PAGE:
The past few years I’ve seen a lot of articles written on the difference between foursquare and gowalla. There were a lot of people trying to highlight the changing landscape of the location based services (LBS) space by comparing the two top companies in the industry. The companies created a great use case of two companies trying to solve the same problem at the same time. A few months ago gowalla was acquired by facebook after falling far behind foursquare in the LBS race. So what happened and why did foursquare come out on top?
Shane Snow wrote a Mashable article that breaks down the differences in features between the two companies. There are a bunch of different variables that come to mind when comparing the two companies, different cities, different funding and different teams. Shane wrote a nice piece introducing both products, and in early 2009 (time of the article) most people had never heard of either service. Shane does a great job in his article of breaking down what each company is doing and how they are doing it. For instance, both services are rewarding people for check-ins by offering badges, and both services are rewarding discounts for check ins to businesses.
However, Shane’s article missed the most important part of the foursquare/gowalla race. Shane never asked why each company was building their product. I never knew the gowalla story, by that I mean I don’t know what inspired the founders to build gowalla. The foursquare story is clear though and most people following gowalla and foursquare knew the story of Dennis (the foursquare CEO). Dennis first attempted to make ‘the real world easier to use’ with dodgeball. Dodgeball was acquired by Google for a small amount. After a short stint at Google Dennis and his co-founder Alex (now foursquare’s head of product) left because Google decided to shut down dodgeball. Upset and looking for a new project, Dennis dove right back into his mission of ‘making the real world easier to use’. Dennis did not lose desire by his unfortunate stint at Google, instead he began rebuilding his vision with a new co-founder, Naveen. I think people who knew Dennis’ story understood that he was obsessed with making a cell phone a real world tool to enhance your social life and earn rewards. To answer why foursquare was started is the major differenentiator between foursquare and gowalla.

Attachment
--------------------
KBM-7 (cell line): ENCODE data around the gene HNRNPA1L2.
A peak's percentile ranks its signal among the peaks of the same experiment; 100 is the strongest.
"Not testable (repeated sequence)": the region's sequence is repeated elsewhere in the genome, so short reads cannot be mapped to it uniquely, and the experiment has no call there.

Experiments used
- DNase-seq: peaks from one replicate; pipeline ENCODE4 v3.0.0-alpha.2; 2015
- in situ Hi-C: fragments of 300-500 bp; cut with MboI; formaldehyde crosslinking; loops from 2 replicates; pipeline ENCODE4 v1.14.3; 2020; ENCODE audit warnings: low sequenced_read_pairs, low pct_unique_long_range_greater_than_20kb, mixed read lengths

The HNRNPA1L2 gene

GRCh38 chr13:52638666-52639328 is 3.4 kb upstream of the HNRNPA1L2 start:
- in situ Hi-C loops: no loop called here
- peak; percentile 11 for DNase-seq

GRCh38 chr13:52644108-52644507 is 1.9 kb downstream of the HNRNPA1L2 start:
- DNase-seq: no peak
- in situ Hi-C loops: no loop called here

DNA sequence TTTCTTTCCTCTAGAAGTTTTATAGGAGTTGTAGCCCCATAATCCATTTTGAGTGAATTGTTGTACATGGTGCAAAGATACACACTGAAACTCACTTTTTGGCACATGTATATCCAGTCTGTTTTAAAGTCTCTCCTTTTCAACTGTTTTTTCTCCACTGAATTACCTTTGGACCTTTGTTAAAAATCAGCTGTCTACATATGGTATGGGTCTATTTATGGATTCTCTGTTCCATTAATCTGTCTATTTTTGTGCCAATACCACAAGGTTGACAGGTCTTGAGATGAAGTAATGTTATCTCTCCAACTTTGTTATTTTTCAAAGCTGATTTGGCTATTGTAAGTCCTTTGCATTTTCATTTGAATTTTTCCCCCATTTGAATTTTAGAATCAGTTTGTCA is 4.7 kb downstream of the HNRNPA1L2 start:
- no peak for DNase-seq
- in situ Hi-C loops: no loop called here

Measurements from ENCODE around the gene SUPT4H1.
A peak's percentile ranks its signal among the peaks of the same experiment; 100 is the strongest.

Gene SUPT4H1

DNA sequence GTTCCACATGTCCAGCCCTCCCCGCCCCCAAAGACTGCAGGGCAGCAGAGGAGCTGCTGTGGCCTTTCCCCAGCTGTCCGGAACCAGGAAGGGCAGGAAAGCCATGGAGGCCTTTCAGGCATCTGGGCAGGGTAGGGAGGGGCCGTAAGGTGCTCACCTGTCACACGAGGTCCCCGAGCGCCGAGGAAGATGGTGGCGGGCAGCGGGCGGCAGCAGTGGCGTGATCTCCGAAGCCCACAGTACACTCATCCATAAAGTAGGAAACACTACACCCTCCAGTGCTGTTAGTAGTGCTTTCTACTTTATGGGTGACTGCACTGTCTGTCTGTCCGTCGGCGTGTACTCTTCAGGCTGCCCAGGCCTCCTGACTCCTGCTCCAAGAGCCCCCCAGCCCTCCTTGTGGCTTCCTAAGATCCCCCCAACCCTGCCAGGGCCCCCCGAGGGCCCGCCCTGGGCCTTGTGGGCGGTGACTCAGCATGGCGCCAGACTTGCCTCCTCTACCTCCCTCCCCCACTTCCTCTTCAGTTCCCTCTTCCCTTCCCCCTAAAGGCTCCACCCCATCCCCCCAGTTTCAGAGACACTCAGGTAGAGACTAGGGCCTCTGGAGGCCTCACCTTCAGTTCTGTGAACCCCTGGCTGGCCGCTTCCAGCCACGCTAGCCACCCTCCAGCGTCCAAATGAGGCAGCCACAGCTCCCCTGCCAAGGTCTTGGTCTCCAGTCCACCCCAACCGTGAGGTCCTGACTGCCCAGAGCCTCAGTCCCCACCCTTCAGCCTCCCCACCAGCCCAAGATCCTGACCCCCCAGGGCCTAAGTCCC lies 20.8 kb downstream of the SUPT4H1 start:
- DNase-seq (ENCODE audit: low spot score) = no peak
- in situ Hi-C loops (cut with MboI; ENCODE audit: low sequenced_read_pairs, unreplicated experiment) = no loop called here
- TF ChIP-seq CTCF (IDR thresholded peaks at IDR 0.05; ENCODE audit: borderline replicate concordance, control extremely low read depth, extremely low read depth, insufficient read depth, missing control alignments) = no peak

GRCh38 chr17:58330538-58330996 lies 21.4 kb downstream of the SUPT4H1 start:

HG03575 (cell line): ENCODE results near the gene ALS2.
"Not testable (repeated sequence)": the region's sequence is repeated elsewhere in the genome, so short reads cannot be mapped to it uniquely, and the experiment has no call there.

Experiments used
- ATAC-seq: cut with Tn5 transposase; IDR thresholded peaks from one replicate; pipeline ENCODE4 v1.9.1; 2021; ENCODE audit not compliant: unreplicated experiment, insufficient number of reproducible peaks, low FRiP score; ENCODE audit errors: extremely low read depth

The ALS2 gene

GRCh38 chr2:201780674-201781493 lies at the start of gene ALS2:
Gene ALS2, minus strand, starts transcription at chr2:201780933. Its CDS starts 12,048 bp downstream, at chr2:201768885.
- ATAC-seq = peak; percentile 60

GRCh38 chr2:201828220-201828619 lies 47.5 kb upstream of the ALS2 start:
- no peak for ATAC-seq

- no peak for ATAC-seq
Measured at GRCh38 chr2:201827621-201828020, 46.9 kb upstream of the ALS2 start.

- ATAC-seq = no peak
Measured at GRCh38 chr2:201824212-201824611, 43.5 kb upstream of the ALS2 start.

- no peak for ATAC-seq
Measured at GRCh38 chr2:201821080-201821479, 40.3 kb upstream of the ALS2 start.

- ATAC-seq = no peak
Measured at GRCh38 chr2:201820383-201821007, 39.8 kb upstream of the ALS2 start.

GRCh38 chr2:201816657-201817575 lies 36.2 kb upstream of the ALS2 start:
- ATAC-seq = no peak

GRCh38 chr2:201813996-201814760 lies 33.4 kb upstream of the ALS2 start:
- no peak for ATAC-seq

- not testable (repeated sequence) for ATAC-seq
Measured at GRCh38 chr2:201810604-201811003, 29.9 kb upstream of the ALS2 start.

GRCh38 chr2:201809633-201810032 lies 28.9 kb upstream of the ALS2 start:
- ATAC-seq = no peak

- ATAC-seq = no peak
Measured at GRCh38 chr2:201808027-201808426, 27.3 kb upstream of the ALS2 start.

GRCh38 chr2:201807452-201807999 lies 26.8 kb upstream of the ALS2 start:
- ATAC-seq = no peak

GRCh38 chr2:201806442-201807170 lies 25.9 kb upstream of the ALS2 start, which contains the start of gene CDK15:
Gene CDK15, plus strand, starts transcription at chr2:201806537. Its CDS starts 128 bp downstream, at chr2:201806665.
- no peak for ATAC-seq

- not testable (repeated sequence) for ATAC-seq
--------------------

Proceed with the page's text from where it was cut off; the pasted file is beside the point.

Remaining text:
You might be thinking that foursquare also benefited from great PR/marketing in making Dennis’ story known to users. You would be right. But users embracing Dennis’ longtime mission is not the only reason his compelling story is important. The employees at foursquare work hard not because they are getting paid, or have stock options, but because they are inspired. The employees are inspired by a leader who has persevered through a rocky acquisition and never given up on his vision.
The inspiration that Dennis is able to draw from his employees makes everyone work better and harder. As a consequence the product is better and the users derive the greatest benefit. I think when we ask why foursquare and gowalla build what they build we begin to uncover the fundamental reason of why foursquare was able to pull ahead of gowalla.
I wish more start-ups would have inspiring stories because at the end of the day there will always be companies working on the same thing. Most users and specifically early adopters will be swayed to use a product if they are inspired by why that product exists. Why that product exists should not be confused by what that product does or how it does it.